Post COVID-19: What’s the Future of Well-Being in the Workplace? – Part 2

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Wellness programs have existed for decades. Although the word wellness has changed to well-being, the reality is that it hasn’t changed much at its core. Wellness or well-being initiatives still remain centered in most organizations around physical health, with the sole focus on reducing the employer’s overall insurance premium and the employees’ claims. These old-school and outdated initiatives are not addressing the growing and biggest issue, which is the emotional well-being and mental health of the employees.

Organizations must embrace a fully holistic approach to employee well-being, centered around:

Physical well-being

Beyond the traditional wellness program where employees are asked to walk 10000 steps a day for 3 months, participate in one local walk/race, have an annual health check-up and two dentist visits per year (only to have a slight discount on their insurance premium), organizations need to focus on the design of their workplace – beyond the safety requirements – to entice people to move more frequently and more purposefully.

For instance, in your office space, have the meeting rooms far enough from the employees’ desks so that they have to walk for 5 minutes to get to a meeting (and factor that ‘commute’ time in your meeting time going in, and going out). If meetings happen back-to-back, schedule them in two different rooms to allow people to get up and walk in between. During the meeting, alternate sitting and standing positions for everyone. If your employees work remotely, encourage them to have a walk around the house for 5 minutes before and after the meeting, and alternate sitting and standing as well, even on Zoom.

Another example is to have ‘take-a-walk’ meetings, where you set the expectations that all participants must take a walk while attending the meeting. You record the meeting, so there is no need for a note taker. If your team is in the office, hold the meeting outside when possible.

Emotional well-being

Work/life balance is dead. Work/life integration is the norm. COVID19 has been the accelerator of this trend. Whether teams moved to remote work, or team members have been affected by furloughs or lay-offs, the emotional toll on your people can’t be ignored. Whatever happens at home impacts how we perform at work, and whatever happens are work impacts how we behave at home. Remote work has its perks, but also its challenges. No commute time is great, but it doesn’t allow your people to decompress before going home. If you work from home, the only separation between work and home is the door of your bedroom, office or basement. You don’t have 30-60 minutes of commute to disconnect mentally from work and think about home. I know of some people working from home that still ‘commute’, meaning they drive the car for 10 minutes or so around the neighborhood (from home to home), but it gives them the time to disconnect from ‘work’ to ‘home’.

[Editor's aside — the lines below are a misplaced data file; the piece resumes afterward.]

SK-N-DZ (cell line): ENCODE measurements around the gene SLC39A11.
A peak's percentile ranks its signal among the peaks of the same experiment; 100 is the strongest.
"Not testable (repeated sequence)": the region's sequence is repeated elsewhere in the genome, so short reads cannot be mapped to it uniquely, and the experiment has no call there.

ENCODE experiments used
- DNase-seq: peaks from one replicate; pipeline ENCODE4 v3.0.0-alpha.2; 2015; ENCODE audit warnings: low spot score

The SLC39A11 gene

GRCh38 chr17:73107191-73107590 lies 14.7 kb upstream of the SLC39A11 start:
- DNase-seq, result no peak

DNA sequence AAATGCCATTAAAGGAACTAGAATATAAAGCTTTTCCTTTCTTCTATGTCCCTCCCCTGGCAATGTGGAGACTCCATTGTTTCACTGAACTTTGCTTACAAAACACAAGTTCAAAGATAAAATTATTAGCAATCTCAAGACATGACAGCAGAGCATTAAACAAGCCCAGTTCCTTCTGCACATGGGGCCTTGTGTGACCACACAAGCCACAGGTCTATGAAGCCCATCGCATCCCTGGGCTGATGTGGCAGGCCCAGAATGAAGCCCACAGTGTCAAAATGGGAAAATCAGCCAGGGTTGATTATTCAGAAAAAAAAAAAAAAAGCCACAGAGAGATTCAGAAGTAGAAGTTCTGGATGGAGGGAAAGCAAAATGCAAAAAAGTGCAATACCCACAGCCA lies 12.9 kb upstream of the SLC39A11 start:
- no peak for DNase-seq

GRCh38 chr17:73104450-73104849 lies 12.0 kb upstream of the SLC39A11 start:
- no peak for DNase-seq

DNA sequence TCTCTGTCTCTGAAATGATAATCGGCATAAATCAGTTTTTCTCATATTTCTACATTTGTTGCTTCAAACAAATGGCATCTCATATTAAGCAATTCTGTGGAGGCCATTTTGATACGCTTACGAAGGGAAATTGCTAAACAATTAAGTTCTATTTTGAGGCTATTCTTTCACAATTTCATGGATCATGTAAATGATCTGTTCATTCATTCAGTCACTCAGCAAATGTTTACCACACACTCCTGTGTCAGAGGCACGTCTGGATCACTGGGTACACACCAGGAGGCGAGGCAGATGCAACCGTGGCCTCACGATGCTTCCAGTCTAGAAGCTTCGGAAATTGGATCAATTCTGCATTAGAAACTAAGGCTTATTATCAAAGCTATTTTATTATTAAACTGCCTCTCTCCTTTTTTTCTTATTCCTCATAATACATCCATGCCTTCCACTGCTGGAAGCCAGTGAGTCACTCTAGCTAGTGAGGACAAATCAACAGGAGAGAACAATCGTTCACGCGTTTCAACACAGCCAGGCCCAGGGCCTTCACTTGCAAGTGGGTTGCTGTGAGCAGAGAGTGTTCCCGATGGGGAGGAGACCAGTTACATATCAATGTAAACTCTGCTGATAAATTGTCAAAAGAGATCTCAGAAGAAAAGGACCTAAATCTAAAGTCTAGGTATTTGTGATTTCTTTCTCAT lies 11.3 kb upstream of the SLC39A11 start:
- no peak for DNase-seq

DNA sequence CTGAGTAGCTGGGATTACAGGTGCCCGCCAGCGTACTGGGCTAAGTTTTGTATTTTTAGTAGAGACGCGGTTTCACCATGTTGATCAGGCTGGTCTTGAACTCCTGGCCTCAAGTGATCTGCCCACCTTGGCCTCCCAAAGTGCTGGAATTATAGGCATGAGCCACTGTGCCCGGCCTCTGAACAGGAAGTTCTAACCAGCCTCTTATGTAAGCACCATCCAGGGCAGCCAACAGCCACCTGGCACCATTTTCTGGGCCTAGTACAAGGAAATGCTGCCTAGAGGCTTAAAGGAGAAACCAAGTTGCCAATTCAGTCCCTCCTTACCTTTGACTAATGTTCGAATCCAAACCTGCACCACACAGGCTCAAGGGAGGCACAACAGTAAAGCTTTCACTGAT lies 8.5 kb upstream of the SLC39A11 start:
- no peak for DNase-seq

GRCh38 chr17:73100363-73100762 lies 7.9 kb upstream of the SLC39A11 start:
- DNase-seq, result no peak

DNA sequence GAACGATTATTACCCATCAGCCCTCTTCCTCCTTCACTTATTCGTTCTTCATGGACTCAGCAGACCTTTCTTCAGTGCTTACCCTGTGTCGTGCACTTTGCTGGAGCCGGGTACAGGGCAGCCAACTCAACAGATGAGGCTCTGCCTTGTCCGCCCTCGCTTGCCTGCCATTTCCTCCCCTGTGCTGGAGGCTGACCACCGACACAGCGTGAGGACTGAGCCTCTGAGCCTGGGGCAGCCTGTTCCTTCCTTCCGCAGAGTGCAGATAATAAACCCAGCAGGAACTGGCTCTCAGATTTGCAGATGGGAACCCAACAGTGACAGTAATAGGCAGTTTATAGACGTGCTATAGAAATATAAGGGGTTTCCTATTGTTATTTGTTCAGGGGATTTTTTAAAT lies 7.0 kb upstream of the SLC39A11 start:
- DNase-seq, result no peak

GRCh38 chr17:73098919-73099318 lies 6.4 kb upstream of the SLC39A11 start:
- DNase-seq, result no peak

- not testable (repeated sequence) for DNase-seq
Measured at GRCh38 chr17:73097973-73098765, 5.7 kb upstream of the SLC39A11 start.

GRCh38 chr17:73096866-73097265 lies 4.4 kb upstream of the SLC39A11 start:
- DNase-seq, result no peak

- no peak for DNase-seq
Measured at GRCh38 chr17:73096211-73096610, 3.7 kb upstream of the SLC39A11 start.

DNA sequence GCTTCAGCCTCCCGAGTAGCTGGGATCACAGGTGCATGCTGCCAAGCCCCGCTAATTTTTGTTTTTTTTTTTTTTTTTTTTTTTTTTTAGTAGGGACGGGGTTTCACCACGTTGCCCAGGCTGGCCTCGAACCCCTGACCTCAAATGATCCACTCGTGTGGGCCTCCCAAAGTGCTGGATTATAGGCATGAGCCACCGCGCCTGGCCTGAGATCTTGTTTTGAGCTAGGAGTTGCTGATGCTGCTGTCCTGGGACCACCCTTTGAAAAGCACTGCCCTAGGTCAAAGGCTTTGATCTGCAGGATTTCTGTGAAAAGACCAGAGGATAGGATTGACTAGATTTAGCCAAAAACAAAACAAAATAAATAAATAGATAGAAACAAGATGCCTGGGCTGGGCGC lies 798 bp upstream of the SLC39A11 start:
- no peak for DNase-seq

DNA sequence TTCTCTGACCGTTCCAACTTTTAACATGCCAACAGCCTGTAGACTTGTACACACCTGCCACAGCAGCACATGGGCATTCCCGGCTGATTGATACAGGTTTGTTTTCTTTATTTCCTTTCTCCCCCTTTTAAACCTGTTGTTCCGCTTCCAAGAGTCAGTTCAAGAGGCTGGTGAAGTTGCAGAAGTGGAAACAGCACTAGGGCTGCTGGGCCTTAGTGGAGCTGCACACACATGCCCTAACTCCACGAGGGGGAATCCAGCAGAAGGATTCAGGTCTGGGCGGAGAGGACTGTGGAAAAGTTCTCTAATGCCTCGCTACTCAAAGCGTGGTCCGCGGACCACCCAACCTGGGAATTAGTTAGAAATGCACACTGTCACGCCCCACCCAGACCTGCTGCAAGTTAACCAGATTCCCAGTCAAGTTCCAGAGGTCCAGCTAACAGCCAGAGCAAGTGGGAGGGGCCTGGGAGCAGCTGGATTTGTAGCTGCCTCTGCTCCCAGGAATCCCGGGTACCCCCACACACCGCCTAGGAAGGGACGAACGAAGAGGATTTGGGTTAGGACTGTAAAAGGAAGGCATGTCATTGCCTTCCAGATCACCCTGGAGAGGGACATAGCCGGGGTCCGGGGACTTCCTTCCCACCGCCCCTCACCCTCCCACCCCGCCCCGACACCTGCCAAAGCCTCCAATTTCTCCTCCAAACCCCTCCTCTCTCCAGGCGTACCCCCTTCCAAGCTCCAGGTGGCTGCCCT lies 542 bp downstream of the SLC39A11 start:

Leaders have to look for ways to support their people inside AND outside of work. And that’s what LifeGuides is all about. It’s about connecting your team members with other human beings (people like you and me, not therapists or mental health professionals), people who’ve been in your employees’ shoes before, have overcome a similar life event where they are now in a place of resilience, positivity and want to share their experience with your team members going through similar challenges. LifeGuides has created a place of empathy, of listening, of support and accountability to help your people navigate through stressful times, build resilience, overcome these challenges and bring the best version of themselves to work.

Spiritual well-being

A key element to creating a sense of belonging is to be aware and respect the spiritual well-being of your people. Whether it is connected to religion, to mindfulness, or any spirituality in general, it’s important to recognize these cultural differences and provide flexibility for all your people to observe various religious holidays (not just the Christian ones), such as giving floating days in you don’t make it a company’s ‘official’ holiday. You can also have a non-denominated space in your workplace dedicated to any spiritual beliefs, where people can take a few moments in private to reflect or pray.

Spiritual well-being

A key element to creating a sense of belonging is to be aware and respect the spiritual well-being of your people. Whether it is connected to religion, to mindfulness, or any spirituality in general, it’s important to recognize these cultural differences and provide flexibility for all your people to observe various religious holidays (not just the Christian ones), such as giving floating days in you don’t make it a company’s ‘official’ holiday. You can also have a non-denominated space in your workplace dedicated to any spiritual beliefs, where people can take a few moments in private to reflect or pray.

By Stephan Vincent – Sr. Director, Client and Community Experience at LifeGuides

How critical to you and your business is the well-being of your people?

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